When I started my first year at SCO, I decided that I would step outside of my comfort zone. I wanted to take on challenges that I’d normally shy away from so that I could grow as much as possible during my four years here. I thought about what area of growth I wanted to pursue, and I landed on selfless service. While I consider myself a caring person, I had always taken a more reserved approach to serving the community. I would make donations or spend a morning volunteering at a church festival, but I’d never truly made an effort to reach out to people in need and ask, “How can I help them?”
When I first heard about SVOSH (Student Volunteers in Optometric Service to Humanity), I knew it was the challenge I was looking for. I’d never been outside of the country (except on cruises), and I had spent very little time immersed in a culture that was not my own. On top of that, giving up a week of my summer would be the biggest time commitment I’d ever made to serve others. It was an opportunity to practice selfless service in an environment far outside my comfort zone.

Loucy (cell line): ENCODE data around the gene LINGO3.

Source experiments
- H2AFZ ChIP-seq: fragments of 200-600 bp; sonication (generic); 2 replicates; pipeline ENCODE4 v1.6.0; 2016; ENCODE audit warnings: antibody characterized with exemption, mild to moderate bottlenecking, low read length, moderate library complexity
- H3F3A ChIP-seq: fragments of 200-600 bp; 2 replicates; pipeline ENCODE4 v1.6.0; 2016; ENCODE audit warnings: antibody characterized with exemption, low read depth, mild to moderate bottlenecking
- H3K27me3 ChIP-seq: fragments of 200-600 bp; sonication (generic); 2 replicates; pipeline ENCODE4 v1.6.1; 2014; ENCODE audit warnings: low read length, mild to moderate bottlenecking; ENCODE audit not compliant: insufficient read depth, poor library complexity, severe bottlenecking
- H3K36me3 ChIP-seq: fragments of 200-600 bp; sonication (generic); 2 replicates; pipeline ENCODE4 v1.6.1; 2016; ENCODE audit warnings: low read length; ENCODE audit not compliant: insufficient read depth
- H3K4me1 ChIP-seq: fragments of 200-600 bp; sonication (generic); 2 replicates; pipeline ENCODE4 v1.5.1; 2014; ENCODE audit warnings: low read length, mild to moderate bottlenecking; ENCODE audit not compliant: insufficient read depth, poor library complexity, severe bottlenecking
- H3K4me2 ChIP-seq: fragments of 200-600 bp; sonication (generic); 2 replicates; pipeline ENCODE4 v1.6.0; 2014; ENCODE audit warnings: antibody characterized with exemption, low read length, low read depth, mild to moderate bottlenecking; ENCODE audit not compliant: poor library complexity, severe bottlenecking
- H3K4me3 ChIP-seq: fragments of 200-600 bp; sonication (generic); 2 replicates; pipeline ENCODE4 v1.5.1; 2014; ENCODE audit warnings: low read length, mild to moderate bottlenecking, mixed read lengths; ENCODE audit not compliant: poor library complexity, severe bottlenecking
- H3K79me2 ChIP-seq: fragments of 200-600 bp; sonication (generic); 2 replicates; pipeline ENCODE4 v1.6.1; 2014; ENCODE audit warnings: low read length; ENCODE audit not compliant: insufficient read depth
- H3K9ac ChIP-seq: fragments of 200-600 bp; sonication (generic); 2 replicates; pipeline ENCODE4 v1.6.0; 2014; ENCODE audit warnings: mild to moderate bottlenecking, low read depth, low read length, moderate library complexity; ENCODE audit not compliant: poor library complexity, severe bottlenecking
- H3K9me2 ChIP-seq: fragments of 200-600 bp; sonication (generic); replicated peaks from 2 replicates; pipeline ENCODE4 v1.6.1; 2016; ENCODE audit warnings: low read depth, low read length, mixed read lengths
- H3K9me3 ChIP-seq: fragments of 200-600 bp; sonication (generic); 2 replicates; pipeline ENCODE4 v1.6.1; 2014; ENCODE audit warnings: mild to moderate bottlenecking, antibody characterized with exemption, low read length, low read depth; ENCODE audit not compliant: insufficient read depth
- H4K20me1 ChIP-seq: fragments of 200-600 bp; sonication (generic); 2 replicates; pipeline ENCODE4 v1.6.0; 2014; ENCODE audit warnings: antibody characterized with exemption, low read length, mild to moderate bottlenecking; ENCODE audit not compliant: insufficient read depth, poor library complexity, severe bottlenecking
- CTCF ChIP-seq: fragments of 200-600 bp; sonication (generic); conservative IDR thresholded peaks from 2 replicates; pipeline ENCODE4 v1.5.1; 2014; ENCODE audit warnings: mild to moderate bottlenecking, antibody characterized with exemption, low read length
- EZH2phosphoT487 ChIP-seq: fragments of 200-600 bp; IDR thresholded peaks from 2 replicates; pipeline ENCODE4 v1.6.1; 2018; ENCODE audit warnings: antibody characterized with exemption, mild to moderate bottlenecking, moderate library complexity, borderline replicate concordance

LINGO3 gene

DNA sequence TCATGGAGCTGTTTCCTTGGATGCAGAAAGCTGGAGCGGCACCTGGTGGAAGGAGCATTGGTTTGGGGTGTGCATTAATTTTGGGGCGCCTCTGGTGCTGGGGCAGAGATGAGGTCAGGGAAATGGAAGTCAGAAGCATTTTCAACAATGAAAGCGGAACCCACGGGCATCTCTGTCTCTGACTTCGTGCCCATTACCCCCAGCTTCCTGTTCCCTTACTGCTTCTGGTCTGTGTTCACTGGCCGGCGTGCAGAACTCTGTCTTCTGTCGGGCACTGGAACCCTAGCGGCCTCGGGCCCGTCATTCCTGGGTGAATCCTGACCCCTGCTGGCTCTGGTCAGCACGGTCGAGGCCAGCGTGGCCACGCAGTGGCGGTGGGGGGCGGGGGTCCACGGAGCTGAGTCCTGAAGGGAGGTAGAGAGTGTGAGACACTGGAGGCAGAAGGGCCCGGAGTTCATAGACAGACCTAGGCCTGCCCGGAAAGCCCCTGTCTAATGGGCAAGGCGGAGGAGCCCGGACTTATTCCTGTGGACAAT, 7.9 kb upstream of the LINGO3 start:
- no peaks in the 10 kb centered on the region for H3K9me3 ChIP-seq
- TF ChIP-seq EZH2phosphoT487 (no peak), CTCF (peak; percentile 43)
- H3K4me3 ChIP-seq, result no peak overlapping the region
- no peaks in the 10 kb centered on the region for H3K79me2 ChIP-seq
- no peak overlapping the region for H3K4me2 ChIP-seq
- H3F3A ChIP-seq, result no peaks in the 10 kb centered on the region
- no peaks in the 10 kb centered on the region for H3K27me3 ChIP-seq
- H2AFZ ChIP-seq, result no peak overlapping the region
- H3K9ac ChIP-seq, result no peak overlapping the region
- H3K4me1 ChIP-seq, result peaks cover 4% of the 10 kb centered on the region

I traveled to Mérida, Yucatán, Mexico with a group of twelve students and two staff doctors. Before my first day of clinic, I was so nervous as thoughts raced through my head such as, “Would my retinoscopy skills be good enough?,” “Would I be able to get around the language barrier?,” and “Would I even be helpful?” But I didn’t have much time to worry as there were 100 patients lined up outside waiting to be seen. I sat down and got to work.
Throughout the day, I stopped stressing about myself and began to enjoy the interactions I was having with our patients (via a translator, of course). I saw the joy in the eyes of myopic kids getting their first pair of glasses, or presbyopic adults getting relief with readers. This was my first real opportunity to give optometric care, I wasn’t getting paid for it, and I absolutely loved it.
As optometrists, we’re driven by the desire to care for others. The skills we’ve acquired as put us in a unique position to be able to change lives. I think we’re all called to share those skills not only with those who can pay for our services, but with those who have no access to eye care.
Through my experience with SVOSH, I’ve been inspired to continue seeking out ways to give back. I want to keep nurturing this compassionate side of me. In doing so, I think I’ll become a more caring and attentive doctor.
Mackenzie is a second-year optometry student from Bay City, Texas. She’s passionate about advocacy for optometry and giving back to the community. Her favorite brunch spots in Memphis are Sunrise Memphis, Automatic Slim’s, and Staks Pancake Kitchen.